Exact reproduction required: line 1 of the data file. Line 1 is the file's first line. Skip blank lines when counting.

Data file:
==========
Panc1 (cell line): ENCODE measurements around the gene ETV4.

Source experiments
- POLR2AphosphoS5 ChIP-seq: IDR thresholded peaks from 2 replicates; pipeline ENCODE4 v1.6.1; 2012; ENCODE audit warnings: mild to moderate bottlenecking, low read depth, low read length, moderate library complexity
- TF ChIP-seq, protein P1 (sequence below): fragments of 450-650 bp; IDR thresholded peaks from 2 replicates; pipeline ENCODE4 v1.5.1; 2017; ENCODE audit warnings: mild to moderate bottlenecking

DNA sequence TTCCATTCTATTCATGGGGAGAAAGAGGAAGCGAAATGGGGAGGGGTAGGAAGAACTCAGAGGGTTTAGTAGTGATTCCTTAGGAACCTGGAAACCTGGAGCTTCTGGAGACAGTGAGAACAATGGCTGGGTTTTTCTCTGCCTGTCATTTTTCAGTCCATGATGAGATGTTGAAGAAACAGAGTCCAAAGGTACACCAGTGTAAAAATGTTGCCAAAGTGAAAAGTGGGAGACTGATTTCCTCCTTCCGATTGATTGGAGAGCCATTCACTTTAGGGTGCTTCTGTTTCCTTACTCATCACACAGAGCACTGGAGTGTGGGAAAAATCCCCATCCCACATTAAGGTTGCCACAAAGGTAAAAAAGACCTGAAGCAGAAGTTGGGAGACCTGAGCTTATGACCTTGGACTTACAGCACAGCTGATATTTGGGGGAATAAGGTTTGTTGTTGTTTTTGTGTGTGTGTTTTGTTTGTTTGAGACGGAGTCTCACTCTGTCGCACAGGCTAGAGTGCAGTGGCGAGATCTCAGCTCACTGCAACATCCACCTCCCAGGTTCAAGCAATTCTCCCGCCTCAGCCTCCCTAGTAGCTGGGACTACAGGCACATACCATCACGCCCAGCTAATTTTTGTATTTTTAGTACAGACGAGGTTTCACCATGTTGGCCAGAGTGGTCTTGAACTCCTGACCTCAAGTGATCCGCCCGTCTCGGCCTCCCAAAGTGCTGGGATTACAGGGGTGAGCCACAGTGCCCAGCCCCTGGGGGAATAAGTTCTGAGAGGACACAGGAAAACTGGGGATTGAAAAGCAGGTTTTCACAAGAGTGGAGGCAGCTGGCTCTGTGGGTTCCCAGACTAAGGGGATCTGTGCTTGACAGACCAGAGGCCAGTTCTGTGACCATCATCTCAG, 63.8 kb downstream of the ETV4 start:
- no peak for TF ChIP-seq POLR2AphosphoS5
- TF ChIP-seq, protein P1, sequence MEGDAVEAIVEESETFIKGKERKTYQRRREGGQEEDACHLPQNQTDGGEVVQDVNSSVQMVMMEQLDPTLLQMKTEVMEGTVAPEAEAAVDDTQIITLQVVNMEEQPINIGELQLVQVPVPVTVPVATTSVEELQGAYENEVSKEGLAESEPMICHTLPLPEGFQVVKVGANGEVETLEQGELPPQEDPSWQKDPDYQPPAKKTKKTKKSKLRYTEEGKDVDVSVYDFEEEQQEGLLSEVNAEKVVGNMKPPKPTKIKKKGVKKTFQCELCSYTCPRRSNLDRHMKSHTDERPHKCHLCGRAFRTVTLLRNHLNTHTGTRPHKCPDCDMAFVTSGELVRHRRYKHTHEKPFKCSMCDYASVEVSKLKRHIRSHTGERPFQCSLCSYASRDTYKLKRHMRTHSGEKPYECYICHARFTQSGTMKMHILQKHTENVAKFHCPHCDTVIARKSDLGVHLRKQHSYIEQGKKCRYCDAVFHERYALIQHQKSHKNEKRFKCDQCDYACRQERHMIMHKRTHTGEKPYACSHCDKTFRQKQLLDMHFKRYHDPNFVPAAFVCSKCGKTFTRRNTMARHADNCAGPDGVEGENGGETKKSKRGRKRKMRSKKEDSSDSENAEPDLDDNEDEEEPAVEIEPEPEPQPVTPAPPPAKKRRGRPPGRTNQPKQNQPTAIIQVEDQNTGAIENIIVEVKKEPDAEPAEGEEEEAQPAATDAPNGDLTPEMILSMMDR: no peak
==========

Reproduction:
Panc1 (cell line): ENCODE measurements around the gene ETV4.